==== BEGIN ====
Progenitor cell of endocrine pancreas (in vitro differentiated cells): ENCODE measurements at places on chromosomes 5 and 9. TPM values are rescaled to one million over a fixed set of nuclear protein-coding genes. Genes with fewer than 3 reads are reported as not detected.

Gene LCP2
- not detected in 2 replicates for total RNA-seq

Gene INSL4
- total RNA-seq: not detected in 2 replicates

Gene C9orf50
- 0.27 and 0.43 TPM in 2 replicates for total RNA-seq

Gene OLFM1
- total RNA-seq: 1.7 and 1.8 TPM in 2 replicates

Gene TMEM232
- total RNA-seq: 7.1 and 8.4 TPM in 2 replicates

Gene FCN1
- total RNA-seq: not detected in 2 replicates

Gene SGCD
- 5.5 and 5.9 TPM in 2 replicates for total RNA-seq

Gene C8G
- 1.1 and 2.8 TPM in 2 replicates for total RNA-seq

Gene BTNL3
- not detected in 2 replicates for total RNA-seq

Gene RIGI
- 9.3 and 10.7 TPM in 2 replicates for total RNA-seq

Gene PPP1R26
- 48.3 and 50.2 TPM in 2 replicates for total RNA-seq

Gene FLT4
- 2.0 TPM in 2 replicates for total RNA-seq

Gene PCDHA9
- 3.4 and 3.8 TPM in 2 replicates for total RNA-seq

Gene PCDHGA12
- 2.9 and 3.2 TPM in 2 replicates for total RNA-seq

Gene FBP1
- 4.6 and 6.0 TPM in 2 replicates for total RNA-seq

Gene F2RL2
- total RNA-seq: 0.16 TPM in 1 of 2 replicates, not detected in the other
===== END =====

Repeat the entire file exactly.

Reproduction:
Progenitor cell of endocrine pancreas (in vitro differentiated cells): ENCODE measurements at places on chromosomes 5 and 9. TPM values are rescaled to one million over a fixed set of nuclear protein-coding genes. Genes with fewer than 3 reads are reported as not detected.

Gene LCP2
- not detected in 2 replicates for total RNA-seq

Gene INSL4
- total RNA-seq: not detected in 2 replicates

Gene C9orf50
- 0.27 and 0.43 TPM in 2 replicates for total RNA-seq

Gene OLFM1
- total RNA-seq: 1.7 and 1.8 TPM in 2 replicates

Gene TMEM232
- total RNA-seq: 7.1 and 8.4 TPM in 2 replicates

Gene FCN1
- total RNA-seq: not detected in 2 replicates

Gene SGCD
- 5.5 and 5.9 TPM in 2 replicates for total RNA-seq

Gene C8G
- 1.1 and 2.8 TPM in 2 replicates for total RNA-seq

Gene BTNL3
- not detected in 2 replicates for total RNA-seq

Gene RIGI
- 9.3 and 10.7 TPM in 2 replicates for total RNA-seq

Gene PPP1R26
- 48.3 and 50.2 TPM in 2 replicates for total RNA-seq

Gene FLT4
- 2.0 TPM in 2 replicates for total RNA-seq

Gene PCDHA9
- 3.4 and 3.8 TPM in 2 replicates for total RNA-seq

Gene PCDHGA12
- 2.9 and 3.2 TPM in 2 replicates for total RNA-seq

Gene FBP1
- 4.6 and 6.0 TPM in 2 replicates for total RNA-seq

Gene F2RL2
- total RNA-seq: 0.16 TPM in 1 of 2 replicates, not detected in the other